Ministers are similarly called. We must be careful lest we fall into the habit of treating the means of promoting salvation as the ends of ministry themselves. Our preaching, teaching, training, counseling, visiting, and all the rest must always be unto salvation in specific ways.
This entails our having a clear and growing vision of just how great the salvation is that we have in Jesus Christ (Heb. 2.3; for a fuller treatment of this theme, click here). The salvation of Christ is healing and restoring, and fills those who receive it with great hope and joy, and a desire to cling to the Lord and grow in Him. The work of ministry is not merely for getting people into heaven, or helping them to be assured of forgiveness and eternal life. The salvation of God is the Gospel of Christ, which is the power of God for making all things new. The great salvation of our Lord affects every aspect of our lives, all our relationships, roles, and responsibilities. The work of making disciples entails leading people to work out their great salvation in fear and trembling, so that Christ is continually increasing in and through them into their Personal Mission Fields. We are not shepherding the Lord’s flock as He intends until the power of His salvation is reaching, transforming, and flowing through those we serve into the waiting and weary world around us.
Ministers of the Gospel “are appointed to promote the designs of that great work of Christ, the work of salvation.” And the “designs” of Christ are that He should fill all things in all things (Eph. 1.22, 23; Eph. 4.7-10) and that the knowledge of the glory of the Lord should cover the earth as the waters cover the sea (Hab. 2.14).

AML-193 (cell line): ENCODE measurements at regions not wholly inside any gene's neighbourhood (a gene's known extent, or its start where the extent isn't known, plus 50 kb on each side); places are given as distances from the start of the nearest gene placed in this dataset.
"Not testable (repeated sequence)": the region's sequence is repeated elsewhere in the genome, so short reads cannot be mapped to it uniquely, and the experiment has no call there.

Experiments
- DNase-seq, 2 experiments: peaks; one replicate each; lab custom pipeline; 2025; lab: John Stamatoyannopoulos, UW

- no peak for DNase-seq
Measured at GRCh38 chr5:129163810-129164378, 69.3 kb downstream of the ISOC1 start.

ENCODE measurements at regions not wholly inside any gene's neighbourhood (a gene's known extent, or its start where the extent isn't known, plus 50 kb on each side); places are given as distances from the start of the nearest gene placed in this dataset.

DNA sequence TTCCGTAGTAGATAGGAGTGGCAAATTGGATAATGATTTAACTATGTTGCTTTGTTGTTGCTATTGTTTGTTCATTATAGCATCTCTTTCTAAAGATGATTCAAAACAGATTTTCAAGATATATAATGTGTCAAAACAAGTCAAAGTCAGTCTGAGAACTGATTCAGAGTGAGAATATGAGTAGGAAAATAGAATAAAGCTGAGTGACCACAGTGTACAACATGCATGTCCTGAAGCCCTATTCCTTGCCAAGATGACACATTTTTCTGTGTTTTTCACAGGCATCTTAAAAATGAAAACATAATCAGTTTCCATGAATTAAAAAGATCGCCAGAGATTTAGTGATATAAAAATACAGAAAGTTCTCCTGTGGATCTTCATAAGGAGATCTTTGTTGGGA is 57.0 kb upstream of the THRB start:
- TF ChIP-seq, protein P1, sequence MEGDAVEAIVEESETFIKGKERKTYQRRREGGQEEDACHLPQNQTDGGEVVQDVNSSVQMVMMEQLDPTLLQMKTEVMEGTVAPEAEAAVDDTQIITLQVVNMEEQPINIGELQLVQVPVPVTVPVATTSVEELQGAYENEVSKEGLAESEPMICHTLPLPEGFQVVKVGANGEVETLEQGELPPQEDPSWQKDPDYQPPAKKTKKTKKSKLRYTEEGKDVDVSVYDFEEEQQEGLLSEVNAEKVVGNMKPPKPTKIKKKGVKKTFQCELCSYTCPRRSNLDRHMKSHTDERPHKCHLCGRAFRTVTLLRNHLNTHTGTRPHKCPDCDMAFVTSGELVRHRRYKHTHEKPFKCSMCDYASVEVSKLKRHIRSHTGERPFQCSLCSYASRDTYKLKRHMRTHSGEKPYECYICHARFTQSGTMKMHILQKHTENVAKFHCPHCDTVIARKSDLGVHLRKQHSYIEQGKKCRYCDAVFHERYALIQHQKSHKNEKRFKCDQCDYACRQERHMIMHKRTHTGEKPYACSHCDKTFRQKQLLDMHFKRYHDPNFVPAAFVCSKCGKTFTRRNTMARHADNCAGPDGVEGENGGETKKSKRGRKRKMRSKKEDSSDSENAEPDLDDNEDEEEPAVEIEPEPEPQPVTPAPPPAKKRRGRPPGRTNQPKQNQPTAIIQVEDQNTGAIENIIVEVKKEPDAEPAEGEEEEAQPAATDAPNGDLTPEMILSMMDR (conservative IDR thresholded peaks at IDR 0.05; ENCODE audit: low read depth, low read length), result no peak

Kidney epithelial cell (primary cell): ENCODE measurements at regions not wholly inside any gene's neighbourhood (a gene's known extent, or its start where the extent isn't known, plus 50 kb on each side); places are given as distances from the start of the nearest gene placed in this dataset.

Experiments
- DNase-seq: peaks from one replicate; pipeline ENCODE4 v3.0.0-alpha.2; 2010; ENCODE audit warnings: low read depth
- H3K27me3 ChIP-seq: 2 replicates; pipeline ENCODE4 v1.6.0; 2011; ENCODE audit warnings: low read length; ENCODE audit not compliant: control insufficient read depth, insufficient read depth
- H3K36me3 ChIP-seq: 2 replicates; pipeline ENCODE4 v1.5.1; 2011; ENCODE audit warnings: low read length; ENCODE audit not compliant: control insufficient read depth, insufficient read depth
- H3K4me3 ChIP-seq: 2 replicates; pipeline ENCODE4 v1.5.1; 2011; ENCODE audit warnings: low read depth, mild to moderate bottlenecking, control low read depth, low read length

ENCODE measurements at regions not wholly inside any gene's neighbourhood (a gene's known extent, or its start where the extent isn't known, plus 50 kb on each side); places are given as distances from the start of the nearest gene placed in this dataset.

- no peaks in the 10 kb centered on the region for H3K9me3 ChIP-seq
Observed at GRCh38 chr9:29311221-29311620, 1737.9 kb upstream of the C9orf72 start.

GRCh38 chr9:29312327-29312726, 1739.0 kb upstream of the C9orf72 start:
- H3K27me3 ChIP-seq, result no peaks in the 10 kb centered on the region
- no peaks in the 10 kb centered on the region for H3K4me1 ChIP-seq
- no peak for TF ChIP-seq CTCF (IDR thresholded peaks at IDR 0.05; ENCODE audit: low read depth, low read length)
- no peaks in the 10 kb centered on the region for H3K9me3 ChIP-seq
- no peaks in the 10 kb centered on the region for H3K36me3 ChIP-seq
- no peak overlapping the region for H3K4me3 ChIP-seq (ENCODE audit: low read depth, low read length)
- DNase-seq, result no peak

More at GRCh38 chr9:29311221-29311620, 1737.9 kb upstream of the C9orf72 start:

And this will not be possible apart from our being with Jesus and forHis great salvation.
“They recognized that they had been with Jesus.” Not without purpose has the Evangelist set down this passage, but so that he might reveal where they were, that is, at the passion. For these men alone were with him then, when indeed they had seen them humble and dejected. It was this that particularly surprised them, namely, the greatness of the change. For in fact Annas, Caiaphas and company were there and had stood by him as well. Now their great outspokenness shocked them. For it was not only by their words that they revealed their lack of concern over the accusations they faced and the extreme danger impending, but also by their bearing, their voice and their gaze—in short, by everything about them they showed the outspokenness with which they confronted the people.
- John Chrysostom (344-407 AD), Homilies on the Acts of the Apostles 10.
Shepherding God’s Flock at The Ailbe Seminary
We’re pleased to announce that our course, Shepherding God’s Flock, is now open for registration at The Ailbe Seminary. Whether you are a pastor, elder, or church leader in some other capacity, this course can show you how to make disciples, build the Lord’s church, and advance His Kingdom according to His example and teaching. Watch this brief introductory video, then register at the website (upper middle of the website), download the Course Introduction and Overview, and seek the Lord about enrolling in this course.
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Scripture taken from the New King James Version. © Copyright 1982 by Thomas Nelson, Inc. Used by permission. All rights reserved. Quotations from Jonathan Edwards, “Christ the Example to Ministers,” are from Edward Hickman, ed.,The Works of Jonathan Edwards(Edinburgh: The Banner of Truth Trust, 1834, 1995). Unless otherwise indicated, quotes from Church fathers are from The Ancient Christian Commentary Series (InterVarsity Press).